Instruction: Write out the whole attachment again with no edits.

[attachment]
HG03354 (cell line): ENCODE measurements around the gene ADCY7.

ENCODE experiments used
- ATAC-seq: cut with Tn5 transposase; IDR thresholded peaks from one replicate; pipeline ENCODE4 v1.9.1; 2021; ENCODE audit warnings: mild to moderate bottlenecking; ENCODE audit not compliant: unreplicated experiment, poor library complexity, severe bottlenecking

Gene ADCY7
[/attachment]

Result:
HG03354 (cell line): ENCODE measurements around the gene ADCY7.

ENCODE experiments used
- ATAC-seq: cut with Tn5 transposase; IDR thresholded peaks from one replicate; pipeline ENCODE4 v1.9.1; 2021; ENCODE audit warnings: mild to moderate bottlenecking; ENCODE audit not compliant: unreplicated experiment, poor library complexity, severe bottlenecking

Gene ADCY7